3.26.12 Nature Calls
Hawaii's Big Island was full of impressively lush vistas like this one. For the first part of our stay, we were on a wonderful private ranch at the island's northern tip, near Hawi. Horses, chickens and a sweet dog roamed the property where our group of six inhabited two separate bungalows. Ours had a hot tub and a resident spider (see below). There were avocado, mango, macadamia, guava and papaya trees and an organic vegetable garden. From our high bed we could look out over blooming violet jacarandas and golden-green meadows to the ocean in the distance. It was heavenly.
This impressive creature was like a sentry, always hanging around the door to our bungalow. Turns out he's a relatively harmless Argiope Keyserlingi, commonly known as St. Andrew's Cross Spider. He was a great introduction to the many new and interesting flora and fauna we encountered on this trip. In this post, I'm going to share lots of photos of these things. In another, I will tell you about my culinary experiences.
Our first hike was down into Pololu Valley (the view from the top is seen in the first photo above), one of a series of deep valleys cut into the steep coastal cliffs around the Big Island. The weather reminded me a bit of Iceland, in that your are often moving through different micro-climates—now it's foggy, now it's drizzling, now it's sunny and hot. As you can see, it was fairy-tale green with lots of moss, flowers and fruit-bearing trees.
On this trek we came across these pink pepperberries (delicious to eat right off the tree), wild almonds (lots of work to extract) and Indian mulberries which, though quite nutritious, emit a forbidding stench (along the lines of Époisses) when ripe.
At the base of the cliffs is a black sand beach covered with perfectly round and oval volcanic rocks in an intense palette of blacks, greys and deep reds. Again like Iceland, much of the island is covered with lava in varying states and degrees of decomposition.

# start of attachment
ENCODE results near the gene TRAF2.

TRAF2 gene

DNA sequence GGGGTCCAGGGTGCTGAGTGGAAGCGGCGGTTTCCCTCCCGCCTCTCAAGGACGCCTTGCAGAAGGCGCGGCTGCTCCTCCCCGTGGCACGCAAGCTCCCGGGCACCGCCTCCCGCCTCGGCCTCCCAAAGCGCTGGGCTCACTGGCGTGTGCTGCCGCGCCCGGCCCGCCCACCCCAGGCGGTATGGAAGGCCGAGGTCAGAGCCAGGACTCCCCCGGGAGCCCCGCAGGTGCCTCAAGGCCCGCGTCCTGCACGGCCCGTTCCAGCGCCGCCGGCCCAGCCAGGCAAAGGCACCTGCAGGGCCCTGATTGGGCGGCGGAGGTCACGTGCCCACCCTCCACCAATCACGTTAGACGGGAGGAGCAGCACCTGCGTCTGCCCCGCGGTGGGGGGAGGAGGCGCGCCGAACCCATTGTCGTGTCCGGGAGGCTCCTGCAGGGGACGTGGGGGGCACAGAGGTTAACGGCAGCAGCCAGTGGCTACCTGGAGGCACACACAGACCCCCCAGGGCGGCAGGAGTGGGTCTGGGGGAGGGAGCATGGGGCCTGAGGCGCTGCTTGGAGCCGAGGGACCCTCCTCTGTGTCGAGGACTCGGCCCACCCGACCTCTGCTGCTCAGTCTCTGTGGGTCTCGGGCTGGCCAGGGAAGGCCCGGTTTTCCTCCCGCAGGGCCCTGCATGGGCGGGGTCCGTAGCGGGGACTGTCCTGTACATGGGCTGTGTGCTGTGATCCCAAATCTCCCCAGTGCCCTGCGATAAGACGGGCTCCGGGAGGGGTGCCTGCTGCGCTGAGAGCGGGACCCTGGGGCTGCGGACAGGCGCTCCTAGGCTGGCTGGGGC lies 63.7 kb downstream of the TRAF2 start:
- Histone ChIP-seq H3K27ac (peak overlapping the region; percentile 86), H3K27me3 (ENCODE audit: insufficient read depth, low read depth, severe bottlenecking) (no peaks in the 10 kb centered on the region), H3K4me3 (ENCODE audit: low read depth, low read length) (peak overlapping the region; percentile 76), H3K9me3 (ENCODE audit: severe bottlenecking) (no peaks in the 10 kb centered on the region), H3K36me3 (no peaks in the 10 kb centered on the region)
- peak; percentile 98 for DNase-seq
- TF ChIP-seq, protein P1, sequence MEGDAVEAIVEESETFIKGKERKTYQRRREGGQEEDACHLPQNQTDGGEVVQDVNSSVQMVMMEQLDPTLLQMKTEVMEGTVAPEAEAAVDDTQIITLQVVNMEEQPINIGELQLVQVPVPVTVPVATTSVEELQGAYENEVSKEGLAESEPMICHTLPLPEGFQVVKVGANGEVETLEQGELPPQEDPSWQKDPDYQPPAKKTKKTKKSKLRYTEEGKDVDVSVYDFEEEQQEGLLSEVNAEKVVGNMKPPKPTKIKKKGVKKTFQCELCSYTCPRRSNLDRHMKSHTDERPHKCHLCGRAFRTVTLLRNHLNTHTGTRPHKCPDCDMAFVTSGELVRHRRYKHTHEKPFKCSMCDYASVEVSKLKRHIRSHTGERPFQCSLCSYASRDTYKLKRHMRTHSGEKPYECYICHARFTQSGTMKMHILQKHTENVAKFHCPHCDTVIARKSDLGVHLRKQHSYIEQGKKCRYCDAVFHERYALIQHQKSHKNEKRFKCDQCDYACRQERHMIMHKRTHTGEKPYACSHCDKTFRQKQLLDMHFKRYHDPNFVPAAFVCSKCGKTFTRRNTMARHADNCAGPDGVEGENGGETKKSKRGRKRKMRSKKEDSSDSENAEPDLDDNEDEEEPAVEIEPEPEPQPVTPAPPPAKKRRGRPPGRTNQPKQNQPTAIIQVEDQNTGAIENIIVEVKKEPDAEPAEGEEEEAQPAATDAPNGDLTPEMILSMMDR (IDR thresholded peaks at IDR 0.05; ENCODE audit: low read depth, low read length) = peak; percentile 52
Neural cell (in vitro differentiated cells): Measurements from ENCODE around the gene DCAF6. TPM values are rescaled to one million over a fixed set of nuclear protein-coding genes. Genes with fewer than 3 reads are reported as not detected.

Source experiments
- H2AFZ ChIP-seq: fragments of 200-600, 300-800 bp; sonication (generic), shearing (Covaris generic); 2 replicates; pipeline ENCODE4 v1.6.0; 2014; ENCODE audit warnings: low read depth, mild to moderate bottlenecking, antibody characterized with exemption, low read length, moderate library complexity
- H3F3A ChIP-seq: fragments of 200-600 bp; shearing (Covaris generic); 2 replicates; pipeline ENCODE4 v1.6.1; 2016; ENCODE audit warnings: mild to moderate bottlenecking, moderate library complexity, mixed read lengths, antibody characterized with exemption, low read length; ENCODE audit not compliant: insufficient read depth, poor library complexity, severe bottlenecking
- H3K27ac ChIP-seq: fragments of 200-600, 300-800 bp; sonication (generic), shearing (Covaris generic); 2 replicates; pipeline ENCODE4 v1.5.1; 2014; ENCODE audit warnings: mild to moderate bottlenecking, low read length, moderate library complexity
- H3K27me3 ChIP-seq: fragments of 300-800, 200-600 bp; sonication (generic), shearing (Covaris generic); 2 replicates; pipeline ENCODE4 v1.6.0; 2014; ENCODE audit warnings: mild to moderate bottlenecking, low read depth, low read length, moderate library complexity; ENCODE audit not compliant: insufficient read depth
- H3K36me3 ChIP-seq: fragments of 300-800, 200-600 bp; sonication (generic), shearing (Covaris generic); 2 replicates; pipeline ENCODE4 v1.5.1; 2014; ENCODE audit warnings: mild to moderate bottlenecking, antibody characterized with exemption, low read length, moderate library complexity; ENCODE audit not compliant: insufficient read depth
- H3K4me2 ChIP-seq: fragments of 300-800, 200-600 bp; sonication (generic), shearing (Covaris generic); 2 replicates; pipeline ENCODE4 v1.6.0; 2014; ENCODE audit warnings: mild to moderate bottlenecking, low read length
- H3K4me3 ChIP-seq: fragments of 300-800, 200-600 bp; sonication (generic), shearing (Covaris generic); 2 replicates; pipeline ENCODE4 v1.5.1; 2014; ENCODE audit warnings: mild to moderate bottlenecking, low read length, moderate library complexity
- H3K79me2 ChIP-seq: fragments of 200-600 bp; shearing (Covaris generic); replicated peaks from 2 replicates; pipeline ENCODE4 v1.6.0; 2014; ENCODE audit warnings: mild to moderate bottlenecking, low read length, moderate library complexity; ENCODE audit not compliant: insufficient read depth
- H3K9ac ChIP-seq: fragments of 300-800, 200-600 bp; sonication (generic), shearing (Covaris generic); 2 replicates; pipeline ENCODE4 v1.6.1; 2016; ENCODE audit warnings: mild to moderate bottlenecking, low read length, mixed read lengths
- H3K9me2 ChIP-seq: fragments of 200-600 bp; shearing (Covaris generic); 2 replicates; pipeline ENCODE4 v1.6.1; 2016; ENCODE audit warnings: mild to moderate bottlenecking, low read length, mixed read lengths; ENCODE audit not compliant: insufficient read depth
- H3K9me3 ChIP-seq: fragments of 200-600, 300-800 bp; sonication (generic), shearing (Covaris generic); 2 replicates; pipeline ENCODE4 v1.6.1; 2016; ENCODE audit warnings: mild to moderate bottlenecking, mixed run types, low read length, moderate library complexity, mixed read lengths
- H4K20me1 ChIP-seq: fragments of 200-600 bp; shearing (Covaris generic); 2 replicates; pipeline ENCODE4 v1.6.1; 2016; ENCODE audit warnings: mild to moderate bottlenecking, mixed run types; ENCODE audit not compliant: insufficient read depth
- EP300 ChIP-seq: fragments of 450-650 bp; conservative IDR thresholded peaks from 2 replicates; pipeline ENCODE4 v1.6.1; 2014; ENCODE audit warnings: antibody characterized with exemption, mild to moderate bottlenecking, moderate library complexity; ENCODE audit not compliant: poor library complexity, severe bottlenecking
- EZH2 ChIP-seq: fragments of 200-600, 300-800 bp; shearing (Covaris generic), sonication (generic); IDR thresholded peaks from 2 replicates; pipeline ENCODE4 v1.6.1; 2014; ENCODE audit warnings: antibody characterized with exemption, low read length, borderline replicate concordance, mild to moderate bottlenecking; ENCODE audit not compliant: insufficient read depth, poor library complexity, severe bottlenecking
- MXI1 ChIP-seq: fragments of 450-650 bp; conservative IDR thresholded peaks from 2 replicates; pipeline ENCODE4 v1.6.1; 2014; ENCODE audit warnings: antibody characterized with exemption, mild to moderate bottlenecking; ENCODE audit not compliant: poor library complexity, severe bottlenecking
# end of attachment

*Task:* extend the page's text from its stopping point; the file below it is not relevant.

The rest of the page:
On a different beach, we saw this enormous sea turtle looking very mellow and drowsy. There were lots of kids around, and surfers, and nobody paid this fellow much heed. I was mesmerized by his ancient looks, so prehistoric.
On our way back from the fabulous farmers market in Hilo, we stopped at the botanical gardens and wound our way through this amazing rain forest full of jaw-dropping exotic plants.
Tons of these spiders were hanging off the eaves of the next house we stayed in. It was a big, 4-bedroom place on the east side of the island, again with a hot tub on the large wraparound porch and sweeping vistas down to the sea. At night, wild pigs rooted around on the lawn for grubs, and the scent of gardenias wafted through the cool air.
Another outing took us to Volcano National Park, where we hiked down through lush rain forest to this dry lunar terrain encrusted with cracked and buckling lava.
Perhaps my favorite journey was down into Waipi'o Valley, a stunning and pristine valley that was once the permanent residence of early Hawaiian kings. Later, it was populated by many taro farmers, but everything got wiped out by a tsunami in the ‘40s. Several decades later, a few people trickled back in and began farming taro again, but they live off the grid and it's quite rustic and insular. Wild horses roam there, eating the ripe guavas that fall from the trees. It reminded me of a Hawaiian version of a "holler," and the locals are similarly inhospitable.
The valley floor at sea level is almost 2,000 ft below the surrounding terrain, and the road that leads down is so steep that it’s open only to 4-wheel-drive vehicles. It’s the steepest road of its length in the United States and possibly the world. Several large waterfalls fall into the valley to feed the river which flows from the foot of the largest falls at the back of the valley out to the ocean. The shore line is a black sand beach popular with surfers. Our legs wobbled on the way down, and screamed for mercy on the long, arduous hike back up. (Later, we read that, on a bet, Lance Armstrong biked up the hill in 9 minutes.)The Big Island felt like Jurassic Park—an ancient, primal landscape, lush beyond all imagining. A place to be in awe of nature's beauty and power, to feel the salt spray on your face, hear the call of birds and inhale the restorative air, fresh from so much green. It's a trip I highly recommend.